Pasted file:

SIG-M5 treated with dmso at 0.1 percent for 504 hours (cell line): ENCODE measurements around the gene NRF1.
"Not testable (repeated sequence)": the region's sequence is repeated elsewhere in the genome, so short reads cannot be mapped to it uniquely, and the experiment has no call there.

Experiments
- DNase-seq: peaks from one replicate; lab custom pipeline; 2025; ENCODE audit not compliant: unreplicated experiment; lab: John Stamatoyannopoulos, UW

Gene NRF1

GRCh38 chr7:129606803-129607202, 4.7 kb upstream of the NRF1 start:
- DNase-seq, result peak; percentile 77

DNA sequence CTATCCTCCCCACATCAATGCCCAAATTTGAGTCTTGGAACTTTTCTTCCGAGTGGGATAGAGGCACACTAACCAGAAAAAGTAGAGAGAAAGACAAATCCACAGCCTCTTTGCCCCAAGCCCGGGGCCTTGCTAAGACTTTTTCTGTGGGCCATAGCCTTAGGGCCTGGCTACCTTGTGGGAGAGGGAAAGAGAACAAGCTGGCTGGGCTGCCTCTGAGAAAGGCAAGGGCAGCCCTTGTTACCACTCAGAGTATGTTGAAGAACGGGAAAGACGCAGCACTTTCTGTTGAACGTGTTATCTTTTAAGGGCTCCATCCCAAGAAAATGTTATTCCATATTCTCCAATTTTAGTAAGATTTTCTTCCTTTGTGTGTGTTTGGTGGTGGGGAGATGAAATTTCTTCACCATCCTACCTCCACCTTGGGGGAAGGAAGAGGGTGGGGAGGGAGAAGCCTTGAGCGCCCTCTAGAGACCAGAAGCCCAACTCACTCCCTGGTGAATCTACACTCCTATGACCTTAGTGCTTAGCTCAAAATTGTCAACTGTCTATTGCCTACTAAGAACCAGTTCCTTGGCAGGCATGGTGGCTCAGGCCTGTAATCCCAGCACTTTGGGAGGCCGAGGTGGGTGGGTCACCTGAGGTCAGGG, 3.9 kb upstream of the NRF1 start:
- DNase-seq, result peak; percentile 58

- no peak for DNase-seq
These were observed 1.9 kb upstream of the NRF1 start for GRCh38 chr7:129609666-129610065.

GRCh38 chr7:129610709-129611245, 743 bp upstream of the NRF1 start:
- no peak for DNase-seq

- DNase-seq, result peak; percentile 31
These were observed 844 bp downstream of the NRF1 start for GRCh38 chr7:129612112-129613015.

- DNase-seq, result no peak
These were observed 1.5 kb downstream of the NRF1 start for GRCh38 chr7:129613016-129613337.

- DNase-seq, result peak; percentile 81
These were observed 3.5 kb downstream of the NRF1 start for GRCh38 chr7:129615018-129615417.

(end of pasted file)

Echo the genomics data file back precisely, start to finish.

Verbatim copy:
SIG-M5 treated with dmso at 0.1 percent for 504 hours (cell line): ENCODE measurements around the gene NRF1.
"Not testable (repeated sequence)": the region's sequence is repeated elsewhere in the genome, so short reads cannot be mapped to it uniquely, and the experiment has no call there.

Experiments
- DNase-seq: peaks from one replicate; lab custom pipeline; 2025; ENCODE audit not compliant: unreplicated experiment; lab: John Stamatoyannopoulos, UW

Gene NRF1

GRCh38 chr7:129606803-129607202, 4.7 kb upstream of the NRF1 start:
- DNase-seq, result peak; percentile 77

DNA sequence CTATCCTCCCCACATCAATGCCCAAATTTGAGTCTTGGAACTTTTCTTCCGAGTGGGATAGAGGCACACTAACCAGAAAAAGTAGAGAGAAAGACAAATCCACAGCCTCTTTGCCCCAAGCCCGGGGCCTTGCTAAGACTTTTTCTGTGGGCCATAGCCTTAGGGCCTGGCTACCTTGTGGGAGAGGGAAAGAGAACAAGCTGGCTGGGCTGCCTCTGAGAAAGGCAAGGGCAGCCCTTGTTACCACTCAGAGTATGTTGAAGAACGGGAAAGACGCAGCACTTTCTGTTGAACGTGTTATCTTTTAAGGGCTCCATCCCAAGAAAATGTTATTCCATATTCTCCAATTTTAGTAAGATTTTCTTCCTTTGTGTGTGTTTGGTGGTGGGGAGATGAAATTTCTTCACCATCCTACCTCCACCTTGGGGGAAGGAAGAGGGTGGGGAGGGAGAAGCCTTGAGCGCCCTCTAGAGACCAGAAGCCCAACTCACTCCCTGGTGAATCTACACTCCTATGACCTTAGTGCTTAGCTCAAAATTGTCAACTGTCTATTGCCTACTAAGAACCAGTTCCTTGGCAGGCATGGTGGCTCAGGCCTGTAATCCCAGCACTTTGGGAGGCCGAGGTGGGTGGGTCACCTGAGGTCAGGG, 3.9 kb upstream of the NRF1 start:
- DNase-seq, result peak; percentile 58

- no peak for DNase-seq
These were observed 1.9 kb upstream of the NRF1 start for GRCh38 chr7:129609666-129610065.

GRCh38 chr7:129610709-129611245, 743 bp upstream of the NRF1 start:
- no peak for DNase-seq

- DNase-seq, result peak; percentile 31
These were observed 844 bp downstream of the NRF1 start for GRCh38 chr7:129612112-129613015.

- DNase-seq, result no peak
These were observed 1.5 kb downstream of the NRF1 start for GRCh38 chr7:129613016-129613337.

- DNase-seq, result peak; percentile 81
These were observed 3.5 kb downstream of the NRF1 start for GRCh38 chr7:129615018-129615417.